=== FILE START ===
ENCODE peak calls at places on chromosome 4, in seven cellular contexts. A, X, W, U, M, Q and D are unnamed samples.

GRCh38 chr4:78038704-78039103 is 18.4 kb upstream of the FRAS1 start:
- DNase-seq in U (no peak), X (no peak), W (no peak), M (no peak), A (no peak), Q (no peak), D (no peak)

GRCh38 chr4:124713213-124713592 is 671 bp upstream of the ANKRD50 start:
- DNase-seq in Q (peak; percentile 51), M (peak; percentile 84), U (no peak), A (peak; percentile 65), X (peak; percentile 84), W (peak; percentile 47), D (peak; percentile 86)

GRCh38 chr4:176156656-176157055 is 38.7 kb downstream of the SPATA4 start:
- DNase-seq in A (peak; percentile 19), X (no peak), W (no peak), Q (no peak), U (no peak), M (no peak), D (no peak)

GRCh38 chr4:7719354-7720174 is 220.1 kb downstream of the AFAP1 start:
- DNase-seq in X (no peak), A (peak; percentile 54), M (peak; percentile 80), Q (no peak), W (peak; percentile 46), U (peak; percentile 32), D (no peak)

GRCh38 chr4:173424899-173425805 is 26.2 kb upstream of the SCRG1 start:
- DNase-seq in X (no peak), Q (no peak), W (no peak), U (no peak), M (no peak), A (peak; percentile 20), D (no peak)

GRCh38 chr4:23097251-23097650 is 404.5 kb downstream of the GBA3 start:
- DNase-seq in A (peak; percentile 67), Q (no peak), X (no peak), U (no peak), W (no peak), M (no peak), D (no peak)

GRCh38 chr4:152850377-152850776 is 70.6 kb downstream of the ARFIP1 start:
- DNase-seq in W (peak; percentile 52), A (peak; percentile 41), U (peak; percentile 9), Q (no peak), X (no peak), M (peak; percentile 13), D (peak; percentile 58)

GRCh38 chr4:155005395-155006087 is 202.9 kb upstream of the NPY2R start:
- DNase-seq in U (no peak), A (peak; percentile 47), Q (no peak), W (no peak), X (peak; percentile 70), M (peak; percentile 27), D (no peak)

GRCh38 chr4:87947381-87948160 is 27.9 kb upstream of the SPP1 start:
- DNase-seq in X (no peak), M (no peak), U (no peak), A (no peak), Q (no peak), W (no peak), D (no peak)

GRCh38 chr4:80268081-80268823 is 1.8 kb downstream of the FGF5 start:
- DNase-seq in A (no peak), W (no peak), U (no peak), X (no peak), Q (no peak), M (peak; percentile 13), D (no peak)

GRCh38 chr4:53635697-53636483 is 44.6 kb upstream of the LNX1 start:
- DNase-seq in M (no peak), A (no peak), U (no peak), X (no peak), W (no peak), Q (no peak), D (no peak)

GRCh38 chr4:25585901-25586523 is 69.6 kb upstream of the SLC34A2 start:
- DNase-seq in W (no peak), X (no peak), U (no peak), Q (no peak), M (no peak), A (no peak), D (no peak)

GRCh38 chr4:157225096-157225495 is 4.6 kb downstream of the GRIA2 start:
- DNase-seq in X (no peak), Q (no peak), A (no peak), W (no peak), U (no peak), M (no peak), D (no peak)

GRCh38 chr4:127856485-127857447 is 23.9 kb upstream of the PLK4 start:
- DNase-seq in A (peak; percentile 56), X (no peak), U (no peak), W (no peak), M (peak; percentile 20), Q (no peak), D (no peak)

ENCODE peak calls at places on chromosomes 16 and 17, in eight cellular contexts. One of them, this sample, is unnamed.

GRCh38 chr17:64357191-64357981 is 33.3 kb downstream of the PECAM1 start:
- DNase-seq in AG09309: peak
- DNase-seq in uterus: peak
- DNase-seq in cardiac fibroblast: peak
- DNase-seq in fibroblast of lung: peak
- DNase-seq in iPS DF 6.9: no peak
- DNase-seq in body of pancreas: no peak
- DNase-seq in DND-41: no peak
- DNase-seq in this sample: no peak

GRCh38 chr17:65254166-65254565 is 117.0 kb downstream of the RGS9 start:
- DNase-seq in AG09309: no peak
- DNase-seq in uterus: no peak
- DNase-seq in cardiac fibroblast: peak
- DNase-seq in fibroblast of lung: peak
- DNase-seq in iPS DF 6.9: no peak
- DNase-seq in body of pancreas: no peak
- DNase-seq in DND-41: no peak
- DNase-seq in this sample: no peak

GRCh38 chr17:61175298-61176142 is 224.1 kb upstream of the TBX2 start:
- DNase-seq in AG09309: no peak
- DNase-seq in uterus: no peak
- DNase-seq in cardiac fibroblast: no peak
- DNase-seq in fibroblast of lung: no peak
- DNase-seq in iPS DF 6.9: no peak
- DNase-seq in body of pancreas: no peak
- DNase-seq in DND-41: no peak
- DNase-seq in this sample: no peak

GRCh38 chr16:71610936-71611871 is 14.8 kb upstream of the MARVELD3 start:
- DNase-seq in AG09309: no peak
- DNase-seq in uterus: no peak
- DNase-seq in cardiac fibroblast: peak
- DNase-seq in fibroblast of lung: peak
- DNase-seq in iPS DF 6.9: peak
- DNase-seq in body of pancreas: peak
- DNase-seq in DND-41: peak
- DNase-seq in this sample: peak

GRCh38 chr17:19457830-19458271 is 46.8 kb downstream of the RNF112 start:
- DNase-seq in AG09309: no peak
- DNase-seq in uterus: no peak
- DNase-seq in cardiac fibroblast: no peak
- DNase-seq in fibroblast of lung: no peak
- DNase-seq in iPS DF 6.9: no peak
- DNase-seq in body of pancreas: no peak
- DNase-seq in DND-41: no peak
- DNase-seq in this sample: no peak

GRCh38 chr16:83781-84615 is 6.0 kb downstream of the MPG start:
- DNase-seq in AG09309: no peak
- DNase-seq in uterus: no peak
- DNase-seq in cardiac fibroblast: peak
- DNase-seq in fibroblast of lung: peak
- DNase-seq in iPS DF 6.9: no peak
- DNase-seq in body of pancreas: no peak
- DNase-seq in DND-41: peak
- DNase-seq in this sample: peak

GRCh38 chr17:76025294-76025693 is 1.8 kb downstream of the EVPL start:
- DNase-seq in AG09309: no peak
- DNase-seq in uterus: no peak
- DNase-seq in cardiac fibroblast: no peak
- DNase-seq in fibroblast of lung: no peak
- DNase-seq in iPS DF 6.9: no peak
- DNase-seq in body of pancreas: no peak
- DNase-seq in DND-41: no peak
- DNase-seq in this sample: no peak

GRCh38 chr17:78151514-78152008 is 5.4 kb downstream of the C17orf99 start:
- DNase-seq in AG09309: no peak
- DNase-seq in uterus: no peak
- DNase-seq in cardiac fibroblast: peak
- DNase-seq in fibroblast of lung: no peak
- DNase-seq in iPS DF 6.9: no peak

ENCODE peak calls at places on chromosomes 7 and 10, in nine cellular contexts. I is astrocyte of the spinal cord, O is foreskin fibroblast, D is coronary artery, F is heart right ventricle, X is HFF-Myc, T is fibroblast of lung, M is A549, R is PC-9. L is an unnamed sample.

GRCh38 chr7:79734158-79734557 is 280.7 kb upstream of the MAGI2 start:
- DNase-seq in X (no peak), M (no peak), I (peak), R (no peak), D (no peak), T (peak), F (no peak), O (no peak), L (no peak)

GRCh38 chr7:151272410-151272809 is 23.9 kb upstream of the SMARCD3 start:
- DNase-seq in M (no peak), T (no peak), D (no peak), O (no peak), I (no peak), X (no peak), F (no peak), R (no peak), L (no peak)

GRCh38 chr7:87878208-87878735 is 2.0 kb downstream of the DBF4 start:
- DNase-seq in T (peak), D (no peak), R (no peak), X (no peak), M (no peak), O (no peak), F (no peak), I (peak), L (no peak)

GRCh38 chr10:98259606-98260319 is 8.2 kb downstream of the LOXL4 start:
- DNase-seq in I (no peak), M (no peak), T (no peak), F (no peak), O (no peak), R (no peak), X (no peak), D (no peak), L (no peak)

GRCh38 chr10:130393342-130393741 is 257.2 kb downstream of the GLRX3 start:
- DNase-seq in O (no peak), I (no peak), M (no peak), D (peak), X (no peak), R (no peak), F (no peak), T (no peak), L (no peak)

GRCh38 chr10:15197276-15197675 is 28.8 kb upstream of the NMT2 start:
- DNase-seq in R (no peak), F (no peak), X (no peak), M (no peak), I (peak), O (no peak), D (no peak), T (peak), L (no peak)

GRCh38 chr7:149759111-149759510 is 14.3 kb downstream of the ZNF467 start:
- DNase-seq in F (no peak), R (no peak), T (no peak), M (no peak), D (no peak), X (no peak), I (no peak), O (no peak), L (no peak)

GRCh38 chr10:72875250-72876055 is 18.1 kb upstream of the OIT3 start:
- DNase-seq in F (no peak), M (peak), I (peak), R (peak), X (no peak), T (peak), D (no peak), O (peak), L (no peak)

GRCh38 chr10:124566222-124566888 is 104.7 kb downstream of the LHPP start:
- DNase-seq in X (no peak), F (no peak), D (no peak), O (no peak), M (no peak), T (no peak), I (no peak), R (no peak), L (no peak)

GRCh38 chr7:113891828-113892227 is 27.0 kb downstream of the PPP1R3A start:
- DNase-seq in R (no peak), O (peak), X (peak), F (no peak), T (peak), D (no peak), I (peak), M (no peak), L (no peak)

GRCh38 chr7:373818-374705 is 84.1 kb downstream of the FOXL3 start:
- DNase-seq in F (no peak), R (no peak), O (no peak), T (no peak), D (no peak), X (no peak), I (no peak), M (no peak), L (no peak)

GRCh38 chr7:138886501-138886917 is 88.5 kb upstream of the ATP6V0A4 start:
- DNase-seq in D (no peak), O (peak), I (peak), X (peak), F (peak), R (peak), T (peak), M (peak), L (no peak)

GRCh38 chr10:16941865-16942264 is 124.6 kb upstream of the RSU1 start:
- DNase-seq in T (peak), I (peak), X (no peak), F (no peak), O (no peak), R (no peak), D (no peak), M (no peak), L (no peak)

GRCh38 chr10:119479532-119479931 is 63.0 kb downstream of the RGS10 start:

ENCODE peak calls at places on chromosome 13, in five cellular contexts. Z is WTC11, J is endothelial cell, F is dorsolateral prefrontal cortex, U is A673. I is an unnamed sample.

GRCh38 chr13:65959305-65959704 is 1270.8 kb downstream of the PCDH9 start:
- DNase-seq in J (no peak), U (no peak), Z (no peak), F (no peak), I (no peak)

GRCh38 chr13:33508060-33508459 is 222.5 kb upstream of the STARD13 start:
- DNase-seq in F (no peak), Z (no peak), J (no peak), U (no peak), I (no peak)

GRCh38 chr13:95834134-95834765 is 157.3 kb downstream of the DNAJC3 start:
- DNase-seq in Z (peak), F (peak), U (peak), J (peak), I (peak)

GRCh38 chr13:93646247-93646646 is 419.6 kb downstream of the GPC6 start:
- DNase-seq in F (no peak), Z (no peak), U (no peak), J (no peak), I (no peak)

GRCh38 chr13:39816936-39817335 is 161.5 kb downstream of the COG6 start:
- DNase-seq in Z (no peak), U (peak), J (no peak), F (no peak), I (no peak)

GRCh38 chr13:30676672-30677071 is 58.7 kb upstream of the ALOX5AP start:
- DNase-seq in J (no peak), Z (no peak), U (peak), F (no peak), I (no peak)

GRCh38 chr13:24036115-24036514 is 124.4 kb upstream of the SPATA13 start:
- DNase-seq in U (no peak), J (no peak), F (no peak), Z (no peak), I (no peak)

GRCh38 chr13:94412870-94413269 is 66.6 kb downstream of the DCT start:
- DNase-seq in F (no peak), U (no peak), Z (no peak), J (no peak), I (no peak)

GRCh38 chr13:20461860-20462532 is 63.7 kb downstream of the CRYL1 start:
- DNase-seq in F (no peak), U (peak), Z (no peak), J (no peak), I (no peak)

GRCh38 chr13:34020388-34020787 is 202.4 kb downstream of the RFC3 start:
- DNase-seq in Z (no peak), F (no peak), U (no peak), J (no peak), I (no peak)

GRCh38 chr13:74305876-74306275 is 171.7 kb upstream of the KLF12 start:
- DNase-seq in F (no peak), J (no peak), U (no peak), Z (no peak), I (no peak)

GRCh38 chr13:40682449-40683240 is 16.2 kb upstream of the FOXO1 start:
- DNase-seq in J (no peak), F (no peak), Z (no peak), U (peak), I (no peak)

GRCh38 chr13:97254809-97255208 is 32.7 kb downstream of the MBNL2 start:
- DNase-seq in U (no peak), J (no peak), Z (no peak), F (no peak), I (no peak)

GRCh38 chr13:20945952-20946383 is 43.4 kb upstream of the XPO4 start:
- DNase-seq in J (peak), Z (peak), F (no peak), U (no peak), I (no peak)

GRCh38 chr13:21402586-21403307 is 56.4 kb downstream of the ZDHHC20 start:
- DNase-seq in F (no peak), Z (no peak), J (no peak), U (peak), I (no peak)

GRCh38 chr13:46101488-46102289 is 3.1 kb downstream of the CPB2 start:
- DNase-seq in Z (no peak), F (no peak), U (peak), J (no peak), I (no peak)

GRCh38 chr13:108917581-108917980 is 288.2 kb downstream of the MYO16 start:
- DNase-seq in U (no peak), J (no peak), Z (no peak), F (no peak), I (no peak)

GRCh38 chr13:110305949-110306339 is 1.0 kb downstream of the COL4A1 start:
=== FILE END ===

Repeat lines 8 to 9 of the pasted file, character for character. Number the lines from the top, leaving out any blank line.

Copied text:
GRCh38 chr4:7719354-7720174 is 220.1 kb downstream of the AFAP1 start:
- DNase-seq in X (no peak), A (peak; percentile 54), M (peak; percentile 80), Q (no peak), W (peak; percentile 46), U (peak; percentile 32), D (no peak)